ConvergenceRI: Are there further opportunities for collaboration for Island Moving Company and Marta Renzi to capture new performances of other dance works?OHLSEN: I certainly hope so. We made another film with Marta this summer, “Out of Ruin,” that has met with particular success in the dance film genre. This has been one of my favorite collaborations of all time.
Marta is a genius and to have her at our side as Island Moving Company took the plunge into dance film was the perfect choice. Even all of our dancers are asking: “Will we make another Marta Renzi film?”
ConvergenceRI: Given that these are disruptive, fearful time, particularly in terms of public health, was there any specific messaging and direction that sought to be reassuring in a time of darkness?OHLSEN: Island Moving Company set out to create a holiday ballet full of all the magic and joy that we all know can exist in this world. This coming-of-age tale, through a young girl’s journey in her dream, conveys a message of hope and promise for what is still to come.
RENZI: I’ll let Miki speak to the specific message of the completed work that is “Through Her Eyes.” For me, in many ways, it’s still “The Nutcracker,” with the bourgeois aspirations and sweetened worldview that comes with that, perhaps giving balm for that very reason.
But I can attest that for everyone involved – child, dancer, crew member, choreographer – to have the chance to do what they do well, to be able to re-imagine what they’ve presented year after year, to experience delight in a time when so much is dangerous, is a message of healing in itself.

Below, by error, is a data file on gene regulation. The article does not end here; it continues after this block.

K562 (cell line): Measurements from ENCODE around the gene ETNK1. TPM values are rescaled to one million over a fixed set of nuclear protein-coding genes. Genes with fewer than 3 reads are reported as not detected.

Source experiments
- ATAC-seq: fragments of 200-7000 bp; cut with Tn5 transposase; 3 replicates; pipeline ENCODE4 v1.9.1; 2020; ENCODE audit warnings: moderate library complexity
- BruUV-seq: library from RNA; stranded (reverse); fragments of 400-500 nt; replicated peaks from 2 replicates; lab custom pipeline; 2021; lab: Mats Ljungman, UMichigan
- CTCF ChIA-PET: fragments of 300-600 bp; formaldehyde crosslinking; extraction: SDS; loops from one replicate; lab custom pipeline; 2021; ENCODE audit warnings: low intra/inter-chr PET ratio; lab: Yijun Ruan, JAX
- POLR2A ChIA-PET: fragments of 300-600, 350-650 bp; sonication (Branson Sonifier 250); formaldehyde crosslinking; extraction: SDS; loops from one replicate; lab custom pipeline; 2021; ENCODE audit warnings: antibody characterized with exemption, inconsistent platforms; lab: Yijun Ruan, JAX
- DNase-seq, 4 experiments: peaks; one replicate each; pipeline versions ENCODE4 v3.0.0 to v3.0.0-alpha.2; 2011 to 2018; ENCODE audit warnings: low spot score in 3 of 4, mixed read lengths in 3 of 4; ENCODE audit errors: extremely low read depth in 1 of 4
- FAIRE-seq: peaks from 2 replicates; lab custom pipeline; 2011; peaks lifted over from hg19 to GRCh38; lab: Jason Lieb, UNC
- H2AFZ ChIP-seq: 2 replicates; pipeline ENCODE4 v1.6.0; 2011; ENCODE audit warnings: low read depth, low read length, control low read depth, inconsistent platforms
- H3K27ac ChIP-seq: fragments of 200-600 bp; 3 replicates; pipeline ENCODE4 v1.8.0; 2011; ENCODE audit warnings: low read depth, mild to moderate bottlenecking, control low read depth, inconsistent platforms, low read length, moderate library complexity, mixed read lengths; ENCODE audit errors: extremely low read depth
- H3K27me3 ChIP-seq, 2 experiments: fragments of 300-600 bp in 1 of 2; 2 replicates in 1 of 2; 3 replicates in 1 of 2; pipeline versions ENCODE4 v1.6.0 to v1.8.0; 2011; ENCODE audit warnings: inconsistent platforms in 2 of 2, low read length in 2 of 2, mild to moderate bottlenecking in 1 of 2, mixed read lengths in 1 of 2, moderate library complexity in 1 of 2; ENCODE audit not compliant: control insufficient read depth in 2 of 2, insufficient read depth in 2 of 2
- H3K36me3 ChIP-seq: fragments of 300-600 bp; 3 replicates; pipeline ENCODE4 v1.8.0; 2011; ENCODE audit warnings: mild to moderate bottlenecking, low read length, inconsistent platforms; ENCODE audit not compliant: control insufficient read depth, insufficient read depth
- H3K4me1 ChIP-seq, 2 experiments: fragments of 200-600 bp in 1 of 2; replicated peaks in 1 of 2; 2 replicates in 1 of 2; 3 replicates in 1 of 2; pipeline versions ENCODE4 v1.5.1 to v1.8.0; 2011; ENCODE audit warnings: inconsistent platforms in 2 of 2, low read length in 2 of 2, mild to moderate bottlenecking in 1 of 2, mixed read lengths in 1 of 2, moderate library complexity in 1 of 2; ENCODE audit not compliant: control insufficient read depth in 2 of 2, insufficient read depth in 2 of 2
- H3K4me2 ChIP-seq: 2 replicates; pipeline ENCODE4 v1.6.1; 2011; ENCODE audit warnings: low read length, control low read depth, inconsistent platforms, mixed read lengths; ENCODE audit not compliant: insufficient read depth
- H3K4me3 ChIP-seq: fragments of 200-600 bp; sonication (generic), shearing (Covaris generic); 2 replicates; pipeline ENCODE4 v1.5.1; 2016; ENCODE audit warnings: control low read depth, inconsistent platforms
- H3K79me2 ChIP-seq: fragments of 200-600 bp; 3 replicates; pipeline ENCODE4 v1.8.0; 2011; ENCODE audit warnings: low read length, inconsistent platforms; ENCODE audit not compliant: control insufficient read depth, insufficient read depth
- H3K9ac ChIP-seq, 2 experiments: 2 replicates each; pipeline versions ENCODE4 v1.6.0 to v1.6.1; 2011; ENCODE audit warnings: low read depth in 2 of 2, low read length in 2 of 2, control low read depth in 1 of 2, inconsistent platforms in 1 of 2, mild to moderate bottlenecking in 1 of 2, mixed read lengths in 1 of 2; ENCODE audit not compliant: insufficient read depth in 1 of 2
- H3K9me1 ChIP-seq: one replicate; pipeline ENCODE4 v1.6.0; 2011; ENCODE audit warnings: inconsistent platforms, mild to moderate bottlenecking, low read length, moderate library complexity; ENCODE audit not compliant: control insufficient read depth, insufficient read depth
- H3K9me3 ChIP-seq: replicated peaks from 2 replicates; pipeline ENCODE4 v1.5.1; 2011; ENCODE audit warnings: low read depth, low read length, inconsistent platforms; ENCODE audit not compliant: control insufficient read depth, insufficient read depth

I have no doubt that the subtext of “Through Her Eyes” expresses a kind of holiday miracle: together, we made a beautiful thing happen, even in quarantine.
ConvergenceRI: What haven’t I asked, should I have asked, that you would like to talk about?RENZI: We often hear that film is a collaborative enterprise, and it was no less true in this instance. Miki [and Danielle] brought years of experience with “The Nutcracker” and with Newport as the grounding for the project, not to mention years of developing costumes and sets – the look.
The dancers brought their knowledge of the roles, and the particular willingness to make things come alive in unusual sites that’s a hallmark of Island Moving Company. I’d also like to highlight the contribution of the cinematographer, Jon Gourlay [who happens to be a Rhode Island native]. This is the third project where I’ve relied on his eye and expertise to help create magic, both cinematic and emotional.
For full story: http://newsletter.convergenceri.com/stories/to-make-a-beautiful-thing-happen-even-in-quarantine,6227
Richard Asinof is the founder and editor of ConvergenceRI, an online subscription newsletter offering news and analysis at the convergence of health, science, technology and innovation in Rhode Island.